The Behavioral Intervention Program (BIP), a project funded by the state of Georgia since 1991, provides community-based technical assistance to school systems for students with developmental disabilities and severe problem behaviors. The BIP's model of assistance embraces a proactive team approach to address the needs of identified students and is based on a functional perspective of behavior. Outcomes of the program have included reduced rates of impeding behavior, increased student learning of alternative behaviors, and decreased use of restrictive strategies in students' intervention plans. The success of this approach is attributed to collaborative team training, the availability of expertise in functional technology, the use of proactive interventions, and a focus on meaningful outcomes that enhance lifestyle changes for individuals served.
Variable Structure/Variable Performance: Parent and Teacher Perspectives on a School-Age Child with FAS
Geralyn R. Timler and Lesley B. Olswang
Families of children with alcohol-related disabilities report difficulty choosing the most appropriate educational support services for their children. A case study of a school-age boy with a diagnosis of fetal alcohol syndrome is presented to explore the parent's and teacher's viewpoints about the best educational program for him. During open-ended interviews, the child's mother and teacher described his strengths and challenges differently, ultimately leading to disagreement about the most appropriate educational placement and supports for this child. Analysis of these interviews indicated that differences in environmental sturcture and adult expectations for child behavior across the home and school settings are one likely source for these diverse viewpoints. These results suggest that intervention planning must take into account this child's variations in performance across contexts. Recommendations for positive behavioral supports are provided to facilitate the child's performance across home and school settings.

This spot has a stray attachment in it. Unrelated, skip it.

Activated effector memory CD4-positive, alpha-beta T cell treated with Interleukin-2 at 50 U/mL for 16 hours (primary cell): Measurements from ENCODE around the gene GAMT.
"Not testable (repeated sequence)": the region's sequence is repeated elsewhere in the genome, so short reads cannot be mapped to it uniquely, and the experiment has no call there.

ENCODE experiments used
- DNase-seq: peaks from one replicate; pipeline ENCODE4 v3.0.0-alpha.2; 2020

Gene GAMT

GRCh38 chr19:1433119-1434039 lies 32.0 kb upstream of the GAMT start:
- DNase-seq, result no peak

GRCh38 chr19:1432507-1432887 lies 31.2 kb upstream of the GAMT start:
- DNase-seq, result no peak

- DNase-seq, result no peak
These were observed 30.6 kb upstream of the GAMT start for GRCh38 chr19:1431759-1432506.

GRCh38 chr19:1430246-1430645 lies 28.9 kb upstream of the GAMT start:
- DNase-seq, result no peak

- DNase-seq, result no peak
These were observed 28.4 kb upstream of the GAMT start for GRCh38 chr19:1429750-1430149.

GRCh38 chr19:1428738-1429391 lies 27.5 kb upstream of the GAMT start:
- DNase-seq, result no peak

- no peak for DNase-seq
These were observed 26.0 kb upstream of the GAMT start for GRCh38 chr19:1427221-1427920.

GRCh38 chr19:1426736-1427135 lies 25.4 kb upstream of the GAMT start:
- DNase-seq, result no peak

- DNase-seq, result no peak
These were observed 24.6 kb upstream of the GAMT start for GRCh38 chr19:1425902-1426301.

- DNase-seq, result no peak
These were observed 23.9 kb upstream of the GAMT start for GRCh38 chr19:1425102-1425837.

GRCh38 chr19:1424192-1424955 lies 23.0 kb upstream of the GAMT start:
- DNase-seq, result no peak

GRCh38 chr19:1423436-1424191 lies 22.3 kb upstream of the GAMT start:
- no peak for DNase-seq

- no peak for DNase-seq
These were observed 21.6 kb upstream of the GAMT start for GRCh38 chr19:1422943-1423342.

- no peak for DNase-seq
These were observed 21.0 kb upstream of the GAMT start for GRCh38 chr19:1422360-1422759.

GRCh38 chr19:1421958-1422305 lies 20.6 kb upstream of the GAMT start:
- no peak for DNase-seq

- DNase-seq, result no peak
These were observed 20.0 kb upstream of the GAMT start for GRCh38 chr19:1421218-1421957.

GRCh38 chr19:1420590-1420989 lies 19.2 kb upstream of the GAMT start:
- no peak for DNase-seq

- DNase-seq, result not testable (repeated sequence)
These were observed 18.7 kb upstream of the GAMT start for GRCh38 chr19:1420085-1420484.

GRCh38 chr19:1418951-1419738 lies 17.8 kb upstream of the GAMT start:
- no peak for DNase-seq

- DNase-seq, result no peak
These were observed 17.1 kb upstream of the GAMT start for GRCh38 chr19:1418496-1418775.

Using an Activity Schedule to Smooth School Transitions
Pamela Dooley, Felicia L. Wilczenski, and Christopher Torem
Functional assessment of a preschool child's aggressive and disruptive behaviors identified antecedent conditions associated with difficulties during transitions from one activity to another at school. Antecedent condtions and functional communication were addressed in the behavior plan using a schedule board based on the Picture Exchange Communication System. A dramatic decrease in aggression and increase in cooperative behavior in the classroom was observed.
Winning Over the Resistant Teacher
Joe E. Morin